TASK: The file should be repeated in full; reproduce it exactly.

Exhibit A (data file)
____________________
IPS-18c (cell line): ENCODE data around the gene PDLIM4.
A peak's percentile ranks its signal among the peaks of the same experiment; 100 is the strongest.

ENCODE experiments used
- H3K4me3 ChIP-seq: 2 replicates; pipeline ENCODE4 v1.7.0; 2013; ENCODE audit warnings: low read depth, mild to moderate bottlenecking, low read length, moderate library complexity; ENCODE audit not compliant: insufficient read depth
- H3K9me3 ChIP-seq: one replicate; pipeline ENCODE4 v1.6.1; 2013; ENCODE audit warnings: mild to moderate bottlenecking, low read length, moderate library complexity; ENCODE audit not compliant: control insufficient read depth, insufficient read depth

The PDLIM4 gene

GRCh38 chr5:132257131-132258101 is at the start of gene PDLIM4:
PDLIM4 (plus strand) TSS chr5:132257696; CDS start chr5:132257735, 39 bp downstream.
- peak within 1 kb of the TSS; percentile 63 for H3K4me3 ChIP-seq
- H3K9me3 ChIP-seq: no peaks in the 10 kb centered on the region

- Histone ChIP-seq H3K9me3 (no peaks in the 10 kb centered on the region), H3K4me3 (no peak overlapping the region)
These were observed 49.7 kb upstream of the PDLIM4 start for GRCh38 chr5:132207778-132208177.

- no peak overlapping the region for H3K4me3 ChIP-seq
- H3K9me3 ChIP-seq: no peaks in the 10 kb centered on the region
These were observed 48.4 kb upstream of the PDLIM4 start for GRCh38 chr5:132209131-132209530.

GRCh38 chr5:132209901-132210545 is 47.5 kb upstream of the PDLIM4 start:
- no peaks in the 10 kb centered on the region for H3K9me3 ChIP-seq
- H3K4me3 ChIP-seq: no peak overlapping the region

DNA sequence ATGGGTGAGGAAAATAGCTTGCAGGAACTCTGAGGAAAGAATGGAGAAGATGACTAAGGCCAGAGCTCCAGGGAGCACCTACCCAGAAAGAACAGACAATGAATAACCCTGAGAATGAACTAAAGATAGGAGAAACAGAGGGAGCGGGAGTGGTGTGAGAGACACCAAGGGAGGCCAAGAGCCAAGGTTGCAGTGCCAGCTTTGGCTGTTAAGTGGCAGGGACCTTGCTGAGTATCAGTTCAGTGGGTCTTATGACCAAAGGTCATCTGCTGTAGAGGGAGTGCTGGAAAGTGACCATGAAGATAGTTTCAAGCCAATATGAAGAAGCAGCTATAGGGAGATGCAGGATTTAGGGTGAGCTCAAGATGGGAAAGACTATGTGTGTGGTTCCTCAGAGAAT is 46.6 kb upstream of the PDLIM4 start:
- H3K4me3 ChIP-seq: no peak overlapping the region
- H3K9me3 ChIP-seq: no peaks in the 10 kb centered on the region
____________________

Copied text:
IPS-18c (cell line): ENCODE data around the gene PDLIM4.
A peak's percentile ranks its signal among the peaks of the same experiment; 100 is the strongest.

ENCODE experiments used
- H3K4me3 ChIP-seq: 2 replicates; pipeline ENCODE4 v1.7.0; 2013; ENCODE audit warnings: low read depth, mild to moderate bottlenecking, low read length, moderate library complexity; ENCODE audit not compliant: insufficient read depth
- H3K9me3 ChIP-seq: one replicate; pipeline ENCODE4 v1.6.1; 2013; ENCODE audit warnings: mild to moderate bottlenecking, low read length, moderate library complexity; ENCODE audit not compliant: control insufficient read depth, insufficient read depth

The PDLIM4 gene

GRCh38 chr5:132257131-132258101 is at the start of gene PDLIM4:
PDLIM4 (plus strand) TSS chr5:132257696; CDS start chr5:132257735, 39 bp downstream.
- peak within 1 kb of the TSS; percentile 63 for H3K4me3 ChIP-seq
- H3K9me3 ChIP-seq: no peaks in the 10 kb centered on the region

- Histone ChIP-seq H3K9me3 (no peaks in the 10 kb centered on the region), H3K4me3 (no peak overlapping the region)
These were observed 49.7 kb upstream of the PDLIM4 start for GRCh38 chr5:132207778-132208177.

- no peak overlapping the region for H3K4me3 ChIP-seq
- H3K9me3 ChIP-seq: no peaks in the 10 kb centered on the region
These were observed 48.4 kb upstream of the PDLIM4 start for GRCh38 chr5:132209131-132209530.

GRCh38 chr5:132209901-132210545 is 47.5 kb upstream of the PDLIM4 start:
- no peaks in the 10 kb centered on the region for H3K9me3 ChIP-seq
- H3K4me3 ChIP-seq: no peak overlapping the region

DNA sequence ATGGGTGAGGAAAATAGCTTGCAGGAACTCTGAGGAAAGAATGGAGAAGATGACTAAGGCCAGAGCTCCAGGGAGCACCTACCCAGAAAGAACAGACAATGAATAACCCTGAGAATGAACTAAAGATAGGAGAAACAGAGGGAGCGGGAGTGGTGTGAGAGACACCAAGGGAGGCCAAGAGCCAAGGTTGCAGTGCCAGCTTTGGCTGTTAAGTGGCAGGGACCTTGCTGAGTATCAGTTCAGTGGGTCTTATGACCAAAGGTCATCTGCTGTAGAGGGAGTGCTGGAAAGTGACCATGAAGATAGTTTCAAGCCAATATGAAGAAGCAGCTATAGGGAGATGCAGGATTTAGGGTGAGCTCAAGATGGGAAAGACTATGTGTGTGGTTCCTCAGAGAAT is 46.6 kb upstream of the PDLIM4 start:
- H3K4me3 ChIP-seq: no peak overlapping the region
- H3K9me3 ChIP-seq: no peaks in the 10 kb centered on the region